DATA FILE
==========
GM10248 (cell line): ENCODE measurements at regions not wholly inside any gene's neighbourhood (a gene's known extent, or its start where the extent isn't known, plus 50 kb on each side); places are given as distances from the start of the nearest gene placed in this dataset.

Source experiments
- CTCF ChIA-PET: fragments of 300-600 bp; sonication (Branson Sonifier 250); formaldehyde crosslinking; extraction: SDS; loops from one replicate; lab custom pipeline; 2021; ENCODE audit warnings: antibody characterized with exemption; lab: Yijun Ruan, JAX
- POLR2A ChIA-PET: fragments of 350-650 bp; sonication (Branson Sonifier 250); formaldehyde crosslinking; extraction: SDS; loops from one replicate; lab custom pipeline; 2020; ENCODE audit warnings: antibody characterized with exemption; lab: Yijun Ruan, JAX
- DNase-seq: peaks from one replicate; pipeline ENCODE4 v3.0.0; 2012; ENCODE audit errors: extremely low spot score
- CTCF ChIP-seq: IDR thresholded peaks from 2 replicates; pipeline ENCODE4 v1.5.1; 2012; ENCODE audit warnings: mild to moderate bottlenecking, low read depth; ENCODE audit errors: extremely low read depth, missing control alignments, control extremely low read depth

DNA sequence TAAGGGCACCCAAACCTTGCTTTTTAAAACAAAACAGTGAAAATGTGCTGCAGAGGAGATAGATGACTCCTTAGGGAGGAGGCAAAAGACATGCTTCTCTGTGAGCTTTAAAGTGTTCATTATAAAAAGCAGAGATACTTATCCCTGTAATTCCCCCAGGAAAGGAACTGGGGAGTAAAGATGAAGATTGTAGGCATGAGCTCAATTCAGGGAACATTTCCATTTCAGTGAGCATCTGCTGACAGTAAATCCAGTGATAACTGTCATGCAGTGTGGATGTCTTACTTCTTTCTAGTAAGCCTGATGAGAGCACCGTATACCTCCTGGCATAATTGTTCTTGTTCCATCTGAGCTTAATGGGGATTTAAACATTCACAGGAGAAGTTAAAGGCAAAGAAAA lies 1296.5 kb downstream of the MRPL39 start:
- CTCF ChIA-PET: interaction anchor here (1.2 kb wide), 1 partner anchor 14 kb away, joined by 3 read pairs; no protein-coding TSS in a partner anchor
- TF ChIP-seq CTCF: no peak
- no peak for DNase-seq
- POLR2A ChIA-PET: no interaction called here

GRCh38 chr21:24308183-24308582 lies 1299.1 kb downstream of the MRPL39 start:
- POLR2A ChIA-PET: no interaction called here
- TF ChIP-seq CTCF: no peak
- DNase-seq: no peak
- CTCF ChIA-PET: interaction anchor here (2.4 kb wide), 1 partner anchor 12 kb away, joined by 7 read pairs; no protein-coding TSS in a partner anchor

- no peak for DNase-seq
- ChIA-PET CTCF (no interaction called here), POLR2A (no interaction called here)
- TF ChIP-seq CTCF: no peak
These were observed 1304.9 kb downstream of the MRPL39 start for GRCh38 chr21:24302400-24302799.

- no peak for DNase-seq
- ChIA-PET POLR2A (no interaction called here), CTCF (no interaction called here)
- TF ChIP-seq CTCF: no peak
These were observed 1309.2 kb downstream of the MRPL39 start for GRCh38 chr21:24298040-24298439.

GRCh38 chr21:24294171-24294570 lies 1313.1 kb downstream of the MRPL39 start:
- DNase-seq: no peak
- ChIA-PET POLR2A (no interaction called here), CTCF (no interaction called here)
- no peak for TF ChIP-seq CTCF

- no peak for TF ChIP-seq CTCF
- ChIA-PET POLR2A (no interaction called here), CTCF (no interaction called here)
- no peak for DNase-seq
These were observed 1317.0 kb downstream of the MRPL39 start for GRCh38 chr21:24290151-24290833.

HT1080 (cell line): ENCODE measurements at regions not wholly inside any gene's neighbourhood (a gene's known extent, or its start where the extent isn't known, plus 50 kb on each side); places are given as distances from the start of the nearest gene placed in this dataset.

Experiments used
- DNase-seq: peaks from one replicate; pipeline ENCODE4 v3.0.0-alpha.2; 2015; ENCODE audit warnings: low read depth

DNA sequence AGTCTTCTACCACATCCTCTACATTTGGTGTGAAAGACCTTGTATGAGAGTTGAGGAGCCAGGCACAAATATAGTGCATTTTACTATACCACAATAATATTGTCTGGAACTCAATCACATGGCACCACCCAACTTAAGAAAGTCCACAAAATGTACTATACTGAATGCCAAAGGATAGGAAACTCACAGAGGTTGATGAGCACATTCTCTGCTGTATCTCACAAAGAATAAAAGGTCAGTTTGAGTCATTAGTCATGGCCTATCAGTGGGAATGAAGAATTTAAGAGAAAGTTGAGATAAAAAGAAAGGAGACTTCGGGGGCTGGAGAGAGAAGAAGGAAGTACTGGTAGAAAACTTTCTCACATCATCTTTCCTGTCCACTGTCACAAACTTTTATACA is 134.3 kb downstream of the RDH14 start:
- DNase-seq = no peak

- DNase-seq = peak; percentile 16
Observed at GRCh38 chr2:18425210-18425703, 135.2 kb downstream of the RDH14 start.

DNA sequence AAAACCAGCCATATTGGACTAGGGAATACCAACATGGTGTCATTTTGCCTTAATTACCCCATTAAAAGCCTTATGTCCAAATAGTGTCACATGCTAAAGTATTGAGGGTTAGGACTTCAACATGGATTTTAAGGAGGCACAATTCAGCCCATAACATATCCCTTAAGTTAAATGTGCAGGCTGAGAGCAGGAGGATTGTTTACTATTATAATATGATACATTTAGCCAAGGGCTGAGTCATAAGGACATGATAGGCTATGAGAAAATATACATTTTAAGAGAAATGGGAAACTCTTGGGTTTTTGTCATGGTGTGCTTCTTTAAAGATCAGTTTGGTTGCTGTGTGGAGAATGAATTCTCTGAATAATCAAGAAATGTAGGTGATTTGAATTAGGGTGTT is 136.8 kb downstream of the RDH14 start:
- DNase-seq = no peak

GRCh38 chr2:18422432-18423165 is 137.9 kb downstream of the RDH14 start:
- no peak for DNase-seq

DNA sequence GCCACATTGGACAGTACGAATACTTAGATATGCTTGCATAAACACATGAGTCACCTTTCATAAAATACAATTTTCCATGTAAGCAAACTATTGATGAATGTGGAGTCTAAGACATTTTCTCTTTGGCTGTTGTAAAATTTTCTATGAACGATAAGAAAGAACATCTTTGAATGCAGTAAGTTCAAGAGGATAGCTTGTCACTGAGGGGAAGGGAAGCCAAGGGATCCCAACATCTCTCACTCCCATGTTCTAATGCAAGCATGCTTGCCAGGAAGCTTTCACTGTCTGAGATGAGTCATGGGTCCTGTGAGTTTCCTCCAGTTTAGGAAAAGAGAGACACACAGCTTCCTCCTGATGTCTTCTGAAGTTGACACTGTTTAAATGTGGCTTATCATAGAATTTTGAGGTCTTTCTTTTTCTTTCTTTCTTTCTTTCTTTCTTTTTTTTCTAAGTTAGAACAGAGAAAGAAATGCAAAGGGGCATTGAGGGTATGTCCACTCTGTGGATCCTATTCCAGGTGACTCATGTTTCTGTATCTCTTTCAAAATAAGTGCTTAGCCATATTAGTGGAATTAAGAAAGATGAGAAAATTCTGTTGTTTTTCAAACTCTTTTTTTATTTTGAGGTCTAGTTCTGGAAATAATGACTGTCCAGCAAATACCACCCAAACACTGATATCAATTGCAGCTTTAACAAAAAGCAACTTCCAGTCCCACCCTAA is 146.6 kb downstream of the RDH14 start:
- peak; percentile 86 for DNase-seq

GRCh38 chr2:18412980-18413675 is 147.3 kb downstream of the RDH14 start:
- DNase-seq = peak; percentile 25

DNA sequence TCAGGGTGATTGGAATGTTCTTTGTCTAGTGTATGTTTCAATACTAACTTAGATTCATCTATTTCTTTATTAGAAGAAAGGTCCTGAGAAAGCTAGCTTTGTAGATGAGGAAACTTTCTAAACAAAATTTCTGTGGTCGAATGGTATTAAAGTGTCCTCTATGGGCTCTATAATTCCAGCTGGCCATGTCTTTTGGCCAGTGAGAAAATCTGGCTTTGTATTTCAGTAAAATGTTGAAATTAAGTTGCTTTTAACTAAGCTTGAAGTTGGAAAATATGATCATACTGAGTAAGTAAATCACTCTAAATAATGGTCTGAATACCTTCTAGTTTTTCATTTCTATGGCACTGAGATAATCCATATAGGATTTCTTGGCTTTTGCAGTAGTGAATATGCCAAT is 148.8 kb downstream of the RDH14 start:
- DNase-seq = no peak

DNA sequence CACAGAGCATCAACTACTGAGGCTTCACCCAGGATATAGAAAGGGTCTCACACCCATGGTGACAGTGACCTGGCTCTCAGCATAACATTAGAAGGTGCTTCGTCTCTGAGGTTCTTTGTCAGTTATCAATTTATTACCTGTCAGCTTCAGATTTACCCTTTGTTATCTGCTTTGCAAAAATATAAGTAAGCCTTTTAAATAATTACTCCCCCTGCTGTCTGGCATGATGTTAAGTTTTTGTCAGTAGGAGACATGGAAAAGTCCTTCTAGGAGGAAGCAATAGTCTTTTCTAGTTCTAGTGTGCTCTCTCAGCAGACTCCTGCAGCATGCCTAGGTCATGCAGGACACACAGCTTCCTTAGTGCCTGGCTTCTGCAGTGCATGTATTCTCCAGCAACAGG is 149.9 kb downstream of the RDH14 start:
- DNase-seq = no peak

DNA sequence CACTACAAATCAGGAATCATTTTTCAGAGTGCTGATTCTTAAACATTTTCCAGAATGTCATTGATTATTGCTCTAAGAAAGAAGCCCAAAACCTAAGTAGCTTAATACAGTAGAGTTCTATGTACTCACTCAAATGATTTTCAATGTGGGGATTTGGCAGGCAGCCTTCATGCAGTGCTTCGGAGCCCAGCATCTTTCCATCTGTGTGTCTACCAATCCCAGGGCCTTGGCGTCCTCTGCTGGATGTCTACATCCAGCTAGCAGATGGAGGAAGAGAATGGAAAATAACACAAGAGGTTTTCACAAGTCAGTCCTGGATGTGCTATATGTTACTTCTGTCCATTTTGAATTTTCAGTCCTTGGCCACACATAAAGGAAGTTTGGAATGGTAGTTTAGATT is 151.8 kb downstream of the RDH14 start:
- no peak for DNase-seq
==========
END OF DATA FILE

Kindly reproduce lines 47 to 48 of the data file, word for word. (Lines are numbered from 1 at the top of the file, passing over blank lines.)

- DNase-seq = peak; percentile 25

DNA sequence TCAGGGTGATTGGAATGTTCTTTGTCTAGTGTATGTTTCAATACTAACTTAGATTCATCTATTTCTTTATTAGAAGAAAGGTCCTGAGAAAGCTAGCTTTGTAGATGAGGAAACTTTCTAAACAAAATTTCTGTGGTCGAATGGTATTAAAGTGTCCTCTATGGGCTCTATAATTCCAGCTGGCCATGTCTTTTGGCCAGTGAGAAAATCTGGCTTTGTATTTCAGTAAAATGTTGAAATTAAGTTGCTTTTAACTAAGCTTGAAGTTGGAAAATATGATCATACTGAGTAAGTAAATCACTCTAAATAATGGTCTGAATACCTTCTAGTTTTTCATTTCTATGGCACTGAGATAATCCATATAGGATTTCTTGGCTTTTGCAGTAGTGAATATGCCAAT is 148.8 kb downstream of the RDH14 start: